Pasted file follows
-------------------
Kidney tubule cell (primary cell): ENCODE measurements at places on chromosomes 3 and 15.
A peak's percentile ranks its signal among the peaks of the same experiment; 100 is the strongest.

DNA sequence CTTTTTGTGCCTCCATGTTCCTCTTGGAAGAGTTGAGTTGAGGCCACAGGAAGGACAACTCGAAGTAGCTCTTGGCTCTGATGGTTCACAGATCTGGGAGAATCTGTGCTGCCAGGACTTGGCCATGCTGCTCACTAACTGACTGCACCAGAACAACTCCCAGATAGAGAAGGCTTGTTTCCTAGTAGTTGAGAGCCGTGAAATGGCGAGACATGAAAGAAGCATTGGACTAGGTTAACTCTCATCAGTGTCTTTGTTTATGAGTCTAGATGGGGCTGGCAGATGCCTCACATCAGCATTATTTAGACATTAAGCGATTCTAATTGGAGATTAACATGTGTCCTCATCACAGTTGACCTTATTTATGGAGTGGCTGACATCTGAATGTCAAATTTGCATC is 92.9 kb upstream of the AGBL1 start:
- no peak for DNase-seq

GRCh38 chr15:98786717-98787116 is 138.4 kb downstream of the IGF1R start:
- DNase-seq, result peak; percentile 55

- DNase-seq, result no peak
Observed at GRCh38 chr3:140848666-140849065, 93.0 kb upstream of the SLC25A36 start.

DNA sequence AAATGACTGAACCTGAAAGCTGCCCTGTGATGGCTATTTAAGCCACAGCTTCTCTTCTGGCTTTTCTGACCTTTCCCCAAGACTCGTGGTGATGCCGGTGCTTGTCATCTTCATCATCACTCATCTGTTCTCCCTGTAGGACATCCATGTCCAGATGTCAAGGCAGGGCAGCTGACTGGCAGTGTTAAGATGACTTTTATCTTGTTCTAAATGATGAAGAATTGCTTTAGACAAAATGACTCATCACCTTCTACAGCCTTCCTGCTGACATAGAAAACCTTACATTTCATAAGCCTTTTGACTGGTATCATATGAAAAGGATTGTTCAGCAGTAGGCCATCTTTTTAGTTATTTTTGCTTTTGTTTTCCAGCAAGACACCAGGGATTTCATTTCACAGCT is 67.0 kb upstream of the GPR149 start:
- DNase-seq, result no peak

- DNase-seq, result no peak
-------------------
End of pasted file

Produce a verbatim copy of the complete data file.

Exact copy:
Kidney tubule cell (primary cell): ENCODE measurements at places on chromosomes 3 and 15.
A peak's percentile ranks its signal among the peaks of the same experiment; 100 is the strongest.

DNA sequence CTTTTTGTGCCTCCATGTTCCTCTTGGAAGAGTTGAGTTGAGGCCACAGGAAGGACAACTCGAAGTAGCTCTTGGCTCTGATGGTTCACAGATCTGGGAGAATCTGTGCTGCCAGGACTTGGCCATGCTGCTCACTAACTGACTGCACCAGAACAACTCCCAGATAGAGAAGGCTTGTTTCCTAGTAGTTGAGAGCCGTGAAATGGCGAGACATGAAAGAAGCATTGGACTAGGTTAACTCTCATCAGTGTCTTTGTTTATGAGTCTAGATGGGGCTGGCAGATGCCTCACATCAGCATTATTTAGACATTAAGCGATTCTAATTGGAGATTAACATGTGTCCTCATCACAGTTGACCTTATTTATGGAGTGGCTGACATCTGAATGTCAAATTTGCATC is 92.9 kb upstream of the AGBL1 start:
- no peak for DNase-seq

GRCh38 chr15:98786717-98787116 is 138.4 kb downstream of the IGF1R start:
- DNase-seq, result peak; percentile 55

- DNase-seq, result no peak
Observed at GRCh38 chr3:140848666-140849065, 93.0 kb upstream of the SLC25A36 start.

DNA sequence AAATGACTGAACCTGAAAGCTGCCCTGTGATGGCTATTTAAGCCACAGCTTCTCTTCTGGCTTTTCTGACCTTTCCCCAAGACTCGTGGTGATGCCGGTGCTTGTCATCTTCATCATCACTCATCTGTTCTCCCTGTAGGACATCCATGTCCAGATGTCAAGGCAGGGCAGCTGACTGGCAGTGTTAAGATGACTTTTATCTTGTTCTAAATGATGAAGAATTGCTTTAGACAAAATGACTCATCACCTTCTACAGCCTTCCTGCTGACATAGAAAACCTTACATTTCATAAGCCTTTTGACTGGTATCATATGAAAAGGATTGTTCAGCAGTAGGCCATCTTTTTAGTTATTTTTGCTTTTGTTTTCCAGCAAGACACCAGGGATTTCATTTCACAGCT is 67.0 kb upstream of the GPR149 start:
- DNase-seq, result no peak

- DNase-seq, result no peak